Cancer Moonshot: Shared Hope, Yet Still Not Enough Cooperation

President Nixon announced the war on cancer in 1971, in which we as a society are still slogging through, this immense battlefield. Vice President Biden, who ends his term in January, says one of his regrets is that he wouldn’t have been the commander-in-chief to preside over the “end of cancer, as we know it.”

He knows the heartbreak that cancer could cause, with the loss of his eldest son, Beau, who died at age 46 in 2015.

Of the VP’s vision to end cancer, he noted, “I said it, because I believe it’s possible.”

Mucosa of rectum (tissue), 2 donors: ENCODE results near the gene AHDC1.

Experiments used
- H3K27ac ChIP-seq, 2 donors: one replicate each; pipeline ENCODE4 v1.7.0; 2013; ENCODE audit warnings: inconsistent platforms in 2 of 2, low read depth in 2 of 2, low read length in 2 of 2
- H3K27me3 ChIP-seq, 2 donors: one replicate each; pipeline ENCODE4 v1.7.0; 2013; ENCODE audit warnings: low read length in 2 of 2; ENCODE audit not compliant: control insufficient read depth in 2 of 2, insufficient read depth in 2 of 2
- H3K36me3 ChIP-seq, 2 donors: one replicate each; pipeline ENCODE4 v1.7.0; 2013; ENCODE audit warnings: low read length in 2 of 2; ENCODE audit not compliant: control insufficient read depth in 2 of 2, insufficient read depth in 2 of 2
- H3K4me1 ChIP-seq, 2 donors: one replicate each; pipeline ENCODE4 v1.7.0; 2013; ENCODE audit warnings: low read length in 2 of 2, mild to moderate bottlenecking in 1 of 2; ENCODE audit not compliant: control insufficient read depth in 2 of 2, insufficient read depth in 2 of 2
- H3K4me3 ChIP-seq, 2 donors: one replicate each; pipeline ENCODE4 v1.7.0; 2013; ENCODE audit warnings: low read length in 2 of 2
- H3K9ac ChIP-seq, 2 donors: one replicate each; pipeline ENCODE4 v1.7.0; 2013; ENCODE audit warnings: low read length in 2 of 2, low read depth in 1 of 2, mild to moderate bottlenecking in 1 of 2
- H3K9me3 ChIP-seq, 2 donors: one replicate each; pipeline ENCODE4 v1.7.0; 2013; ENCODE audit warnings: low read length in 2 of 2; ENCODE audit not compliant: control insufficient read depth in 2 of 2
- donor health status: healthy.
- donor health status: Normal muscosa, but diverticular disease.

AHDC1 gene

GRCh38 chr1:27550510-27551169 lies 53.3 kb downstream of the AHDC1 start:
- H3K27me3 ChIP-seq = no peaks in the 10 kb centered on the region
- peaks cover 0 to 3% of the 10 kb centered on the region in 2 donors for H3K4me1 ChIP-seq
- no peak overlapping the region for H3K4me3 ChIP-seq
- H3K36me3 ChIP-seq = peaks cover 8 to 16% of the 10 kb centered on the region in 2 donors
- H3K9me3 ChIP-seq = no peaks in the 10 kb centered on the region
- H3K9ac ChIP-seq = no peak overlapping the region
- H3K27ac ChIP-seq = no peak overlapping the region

Is it?

There’s much to be happy about the progress we’ve made, as Biden said delivering the Cancer Moonshot task force report, a strategic plan to transform cancer research and care, to President Obama, since its work began in January.

Some of the areas of innovation and hope are wrapped around coordination and cooperation, the possibility  for penultimate team approaches.

There is still much to be concerned about, however: because there is still not enough coordination and cooperation, holes significant enough to stymie progress. Moreover, there may be questions ahead about research funding, because without the money, no matter how big the dreams, research will only go so far.

There is a $1 billion plan, but there are questions now with the GOP- led Congress and an incoming Donald J. Trump administration, and  how much money will actually be pumped into research, in which the new president-elect has not tipped his hand, or has shown conflicted interest.

Sharing Information